Effective immediately, iUTAH EPSCoR now stands for innovative Urban Transitions and Aridregion Hydro-sustainability Established Program to Stimulate Competitive Research. The name change will be reflected on the project’s website, communications, and publications in the near future.


iUTAH EPSCoR is an interdisciplinary research, training, and education program aimed at strengthening science on vital environmental issues facing our state, specifically water sustainability. We partner with the National Science Foundation EPSCoR program to develop and manage strategic projects funded by competitive NSF EPSCoR awards to the state.





May 23, 2017

News Media Seek Sociologist's View on EPA Move Reducing Scientific Oversight

Courtney Flint is a natural resource sociologist and professor in the Department of Sociology, Social Work and Anthropology. Credit: Utah State University

iUTAH researcher Courtney Flint was at the center of a “barrage of emails and calls from news reporters worldwide seeking her opinion of news that she would no longer be on a scientific board that advises the Environmental Protection Agency.”


A media release provided by Utah State University writer Janelle Hyatt said “Flint, a natural resource sociologist and professor in the Department of Sociology, Social Work and Anthropology, has been on the Board of Scientific Counselors of the EPA since 2014. In this position, she and her fellow scientists, who are among the top academic experts in the country, review the science upon which EPA regulations are developed and implemented.


Newly appointed EPA administrator Scott Pruitt recently announced that it would not be extending terms for some members of the 18-person board because of budget cuts and the fact that the EPA, according to a spokesman, wants to include more input from industry representatives who 'understand the impact of regulations.'


The EPA’s action has garnered wide attention for what the Washington Post calls 'the latest in a series of moves that could benefit industries whose pollution the government regulates.' As one of the five scientists targeted, Flint’s comments have been reported by the New York Times, the Washington Post and the Guardian. She’s given interviews to the Associated PressBloombergweather.comABCCBC Radio CanadaFrontlineCNN and others.”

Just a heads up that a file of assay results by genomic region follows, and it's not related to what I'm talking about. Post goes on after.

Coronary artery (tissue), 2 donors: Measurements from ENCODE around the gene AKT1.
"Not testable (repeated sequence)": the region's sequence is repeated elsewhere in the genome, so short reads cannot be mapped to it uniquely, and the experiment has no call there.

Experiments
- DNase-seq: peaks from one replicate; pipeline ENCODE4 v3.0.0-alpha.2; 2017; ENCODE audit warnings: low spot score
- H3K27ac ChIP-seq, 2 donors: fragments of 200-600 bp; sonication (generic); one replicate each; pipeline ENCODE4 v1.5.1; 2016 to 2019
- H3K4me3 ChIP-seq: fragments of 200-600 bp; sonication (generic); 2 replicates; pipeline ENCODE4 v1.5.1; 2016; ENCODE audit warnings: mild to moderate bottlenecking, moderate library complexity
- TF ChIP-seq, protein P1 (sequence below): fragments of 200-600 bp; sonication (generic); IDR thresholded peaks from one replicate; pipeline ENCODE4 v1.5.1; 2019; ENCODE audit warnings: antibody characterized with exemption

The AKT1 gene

For more on Flint’s interviews, covered in over 95 news media outlets across the globe, visit one of the press links below.


Press: New York Times | Washington Post | The Guardian | CNN | SFGate |The Denver Post | The Telegraph | The Atlantic | New Republic | The Herald Journal  | Utah State Today 




May 4, 2017

Snowmelt Raises Great Salt Lake

iUTAH researchers Scott Jones and Simon Wang were asked how much recent snowfalls might contribute to raising the Great Salt Lake.  Here’s what they had to say to reporter Leia Larsen, in an excerpt from the April 21 article in the Standard Examiner:


“Snowpack levels in the river basins feeding Utah’s largest terminal lake hit between 157 percent and 172 percent of normal by March. The snowy winter followed four years of drought. Water levels in the Great Salt Lake dropped to near-record lows while raising concerns about impacts on air quality, migrating birds and the future of lake-based businesses.  As of last week, the Great Salt Lake’s south arm sat at nearly 4,195 feet, nearly a foot higher than the same time last year. Meanwhile, the top of Logan Canyon — part of the Bear River Basin — had 9.5 feet of snow and the equivalent of around five feet of water, a positive sign that the lake could continue to rise.


‘What does the Great Salt Lake mean? It’s kind of an indicator of what’s going on around it,’ said Scott Jones, a professor of environmental soil physics at Utah State University, during a recent snow survey. ‘We have wet years and dry years, and the Great Salt Lake shows to some degree when those happen.’


USU’s Utah Climate Center has taken historical data of the lake levels along with tree-ring data to model the lake’s fluctuating levels going back hundreds of years. Combing that with historical coral data from the Pacific, they’re able to make predictions on when the lake will rise and fall. That helps water managers prepare for future years of drought and surplus. ‘By predicting lake level, you’re predicting climate,’ said Simon Wang with the Utah Climate Center.”


The article also included Great Salt Lake water level and predictions for the future, and even a photo of iUTAH’s ‘Gradients Along Mountain to Urban Transitions’ GAMUT climate station located in the T.W. Daniel Experimental Forest  above Logan Canyon.


Press: Standard Examiner | Snow Survey Podcast



iUTAH researchers Scott Jones and Simon Wang discuss snow survey results. Credit: Utah State University


iUTAH’s GAMUT climate station located in the T.W. Daniel Experimental Forest above Logan Canyon in northern Utah